Now the UK stopped following European Union rules, as replacement arrangements for travel, trade, immigration and security co-operation came into force. PM Boris Johnson said the UK had “freedom in our hands” and the ability to do things “differently and better” now the long Brexit process was over.
But opponents of leaving the EU maintain the country will be worse off. Scottish First Minister Nicola Sturgeon, whose ambition it is to take an independent Scotland back into the EU, tweeted: “Scotland will be back soon, Europe. Keep the light on.”
BBC Europe editor Katya Adler said there was a sense of relief in Brussels that the Brexit process was over, “but there is regret still at Brexit itself”. The first lorries arriving at the borders entered the UK and EU without delay. But the Stena Line ferries and ports group tweeted that six freight loads travelling from Holyhead in Wales to Ireland on Friday morning had to be turned away due to not having the correct paperwork.
UK ministers have warned there will be some disruption in the coming days and weeks, as new rules bed in and British firms come to terms with the changes. As the first customs checks were completed after midnight, Eurotunnel spokesman John Keefe said: “It all went fine, everything’s running just as it was before 11pm.”
Northern Ireland has different arrangements to other parts of the UK, meaning there will be some customs checks on goods moving between Great Britain and the province. On Friday afternoon, the first ferry from Great Britain operating under the terms of Northern Ireland trading protocol docked in Belfast, on schedule at 13:45 GMT.
Mandy Ridyard, whose aerospace components company makes daily shipments to Northern Ireland, told BBC Radio 4’s World at One programme she was “filling in the same declaration to send goods to the Philippines that I am sending them within the UK.”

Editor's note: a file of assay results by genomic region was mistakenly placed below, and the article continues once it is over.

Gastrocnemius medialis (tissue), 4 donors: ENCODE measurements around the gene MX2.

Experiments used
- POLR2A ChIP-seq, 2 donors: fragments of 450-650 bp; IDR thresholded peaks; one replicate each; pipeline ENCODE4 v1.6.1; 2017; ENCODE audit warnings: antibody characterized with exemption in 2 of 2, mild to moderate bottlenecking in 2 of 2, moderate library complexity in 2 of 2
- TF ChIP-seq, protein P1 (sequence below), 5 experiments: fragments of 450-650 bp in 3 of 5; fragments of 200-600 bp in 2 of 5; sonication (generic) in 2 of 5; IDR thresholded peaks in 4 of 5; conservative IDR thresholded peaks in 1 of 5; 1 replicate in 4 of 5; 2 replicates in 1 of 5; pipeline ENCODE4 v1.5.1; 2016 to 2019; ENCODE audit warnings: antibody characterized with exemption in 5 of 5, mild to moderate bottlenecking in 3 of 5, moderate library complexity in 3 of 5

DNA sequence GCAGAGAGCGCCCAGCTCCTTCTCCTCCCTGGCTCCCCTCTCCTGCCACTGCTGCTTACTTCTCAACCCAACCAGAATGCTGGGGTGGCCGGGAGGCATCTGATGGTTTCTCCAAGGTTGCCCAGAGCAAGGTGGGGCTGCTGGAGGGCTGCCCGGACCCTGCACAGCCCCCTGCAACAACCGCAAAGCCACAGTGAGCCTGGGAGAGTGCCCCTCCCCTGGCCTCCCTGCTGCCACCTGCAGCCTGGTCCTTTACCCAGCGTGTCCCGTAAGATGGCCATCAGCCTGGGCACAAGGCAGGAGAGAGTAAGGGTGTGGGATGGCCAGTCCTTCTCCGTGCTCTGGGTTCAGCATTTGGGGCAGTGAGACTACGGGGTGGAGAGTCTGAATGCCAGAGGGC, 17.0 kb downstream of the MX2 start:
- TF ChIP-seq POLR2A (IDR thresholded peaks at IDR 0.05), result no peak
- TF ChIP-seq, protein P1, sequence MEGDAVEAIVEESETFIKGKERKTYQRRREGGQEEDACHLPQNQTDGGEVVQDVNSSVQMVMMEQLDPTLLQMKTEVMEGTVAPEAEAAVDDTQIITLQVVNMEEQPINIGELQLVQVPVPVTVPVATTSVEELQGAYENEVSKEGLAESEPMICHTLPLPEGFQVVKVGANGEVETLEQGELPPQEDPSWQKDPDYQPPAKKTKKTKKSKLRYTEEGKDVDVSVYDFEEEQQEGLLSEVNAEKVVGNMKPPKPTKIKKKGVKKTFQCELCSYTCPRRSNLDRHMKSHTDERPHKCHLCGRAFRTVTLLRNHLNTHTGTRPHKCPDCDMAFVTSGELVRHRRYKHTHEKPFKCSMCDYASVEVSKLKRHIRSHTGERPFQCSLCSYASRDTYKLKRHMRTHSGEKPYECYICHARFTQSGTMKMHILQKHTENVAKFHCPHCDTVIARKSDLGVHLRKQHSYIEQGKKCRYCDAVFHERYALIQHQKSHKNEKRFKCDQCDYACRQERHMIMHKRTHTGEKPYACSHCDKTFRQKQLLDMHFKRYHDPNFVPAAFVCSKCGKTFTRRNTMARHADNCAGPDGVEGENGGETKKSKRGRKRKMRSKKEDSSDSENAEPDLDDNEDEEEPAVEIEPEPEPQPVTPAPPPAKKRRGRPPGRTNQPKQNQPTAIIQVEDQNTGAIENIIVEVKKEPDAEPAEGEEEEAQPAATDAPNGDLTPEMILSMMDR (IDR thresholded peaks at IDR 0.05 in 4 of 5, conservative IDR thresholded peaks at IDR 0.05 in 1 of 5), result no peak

“And obviously that all adds a lot of cost to my business.” The UK officially left the 27-member political and economic bloc on 31 January, three and half years after the UK public voted to leave in the 2016 Brexit referendum.
But it stuck to the EU’s trading rules for 11 months while the two sides negotiated their future economic partnership. A landmark treaty was finally agreed on Christmas Eve, and became law in the UK on Wednesday. Under the new arrangements, UK manufacturers will have tariff-free access to the EU’s internal market, meaning there will be no import taxes on goods crossing between Britain and the continent.
But it does mean more paperwork for businesses and people travelling to EU countries, while there is still uncertainty about what will happen to banking and services. The UK and Spain have also reached an agreement meaning the border between Gibraltar and Spain will remain open.
Fabian Picardo, Gibraltar’s chief minister, said the deal still needed to be formalised, but by abolishing controls between Gibraltar and the EU’s passport-free Schengen area, he said it would prevent queues at the border “which make people’s lives a misery and make business difficult”.